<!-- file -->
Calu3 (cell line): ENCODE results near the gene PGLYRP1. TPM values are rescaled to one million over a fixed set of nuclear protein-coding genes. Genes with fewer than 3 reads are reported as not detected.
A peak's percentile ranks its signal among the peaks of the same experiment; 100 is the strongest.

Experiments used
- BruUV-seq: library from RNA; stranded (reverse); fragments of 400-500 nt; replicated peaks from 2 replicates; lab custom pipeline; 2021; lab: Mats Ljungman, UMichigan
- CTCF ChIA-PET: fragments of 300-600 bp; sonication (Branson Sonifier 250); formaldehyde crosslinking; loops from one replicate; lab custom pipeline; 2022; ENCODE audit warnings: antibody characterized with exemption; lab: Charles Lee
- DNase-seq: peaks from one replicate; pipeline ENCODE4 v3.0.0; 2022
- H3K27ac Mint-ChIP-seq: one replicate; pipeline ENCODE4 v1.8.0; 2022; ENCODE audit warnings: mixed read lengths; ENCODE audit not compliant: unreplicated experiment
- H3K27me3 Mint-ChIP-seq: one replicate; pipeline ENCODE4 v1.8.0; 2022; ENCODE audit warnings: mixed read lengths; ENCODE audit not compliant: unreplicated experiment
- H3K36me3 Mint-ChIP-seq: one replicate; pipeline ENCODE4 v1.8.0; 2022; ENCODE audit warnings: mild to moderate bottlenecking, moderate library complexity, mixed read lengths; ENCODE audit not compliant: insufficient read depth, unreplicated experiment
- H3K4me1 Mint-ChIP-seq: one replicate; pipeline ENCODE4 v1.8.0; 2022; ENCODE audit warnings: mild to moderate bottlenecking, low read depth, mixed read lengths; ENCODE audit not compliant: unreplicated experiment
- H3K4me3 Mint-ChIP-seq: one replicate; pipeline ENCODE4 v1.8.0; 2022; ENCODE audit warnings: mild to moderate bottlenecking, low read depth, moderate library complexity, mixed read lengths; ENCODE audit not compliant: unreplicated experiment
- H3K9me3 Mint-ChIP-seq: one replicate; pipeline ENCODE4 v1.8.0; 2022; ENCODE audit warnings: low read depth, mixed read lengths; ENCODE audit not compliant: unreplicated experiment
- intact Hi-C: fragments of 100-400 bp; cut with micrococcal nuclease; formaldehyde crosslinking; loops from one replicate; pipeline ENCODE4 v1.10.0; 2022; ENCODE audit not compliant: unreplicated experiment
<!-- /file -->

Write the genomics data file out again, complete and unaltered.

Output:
Calu3 (cell line): ENCODE results near the gene PGLYRP1. TPM values are rescaled to one million over a fixed set of nuclear protein-coding genes. Genes with fewer than 3 reads are reported as not detected.
A peak's percentile ranks its signal among the peaks of the same experiment; 100 is the strongest.

Experiments used
- BruUV-seq: library from RNA; stranded (reverse); fragments of 400-500 nt; replicated peaks from 2 replicates; lab custom pipeline; 2021; lab: Mats Ljungman, UMichigan
- CTCF ChIA-PET: fragments of 300-600 bp; sonication (Branson Sonifier 250); formaldehyde crosslinking; loops from one replicate; lab custom pipeline; 2022; ENCODE audit warnings: antibody characterized with exemption; lab: Charles Lee
- DNase-seq: peaks from one replicate; pipeline ENCODE4 v3.0.0; 2022
- H3K27ac Mint-ChIP-seq: one replicate; pipeline ENCODE4 v1.8.0; 2022; ENCODE audit warnings: mixed read lengths; ENCODE audit not compliant: unreplicated experiment
- H3K27me3 Mint-ChIP-seq: one replicate; pipeline ENCODE4 v1.8.0; 2022; ENCODE audit warnings: mixed read lengths; ENCODE audit not compliant: unreplicated experiment
- H3K36me3 Mint-ChIP-seq: one replicate; pipeline ENCODE4 v1.8.0; 2022; ENCODE audit warnings: mild to moderate bottlenecking, moderate library complexity, mixed read lengths; ENCODE audit not compliant: insufficient read depth, unreplicated experiment
- H3K4me1 Mint-ChIP-seq: one replicate; pipeline ENCODE4 v1.8.0; 2022; ENCODE audit warnings: mild to moderate bottlenecking, low read depth, mixed read lengths; ENCODE audit not compliant: unreplicated experiment
- H3K4me3 Mint-ChIP-seq: one replicate; pipeline ENCODE4 v1.8.0; 2022; ENCODE audit warnings: mild to moderate bottlenecking, low read depth, moderate library complexity, mixed read lengths; ENCODE audit not compliant: unreplicated experiment
- H3K9me3 Mint-ChIP-seq: one replicate; pipeline ENCODE4 v1.8.0; 2022; ENCODE audit warnings: low read depth, mixed read lengths; ENCODE audit not compliant: unreplicated experiment
- intact Hi-C: fragments of 100-400 bp; cut with micrococcal nuclease; formaldehyde crosslinking; loops from one replicate; pipeline ENCODE4 v1.10.0; 2022; ENCODE audit not compliant: unreplicated experiment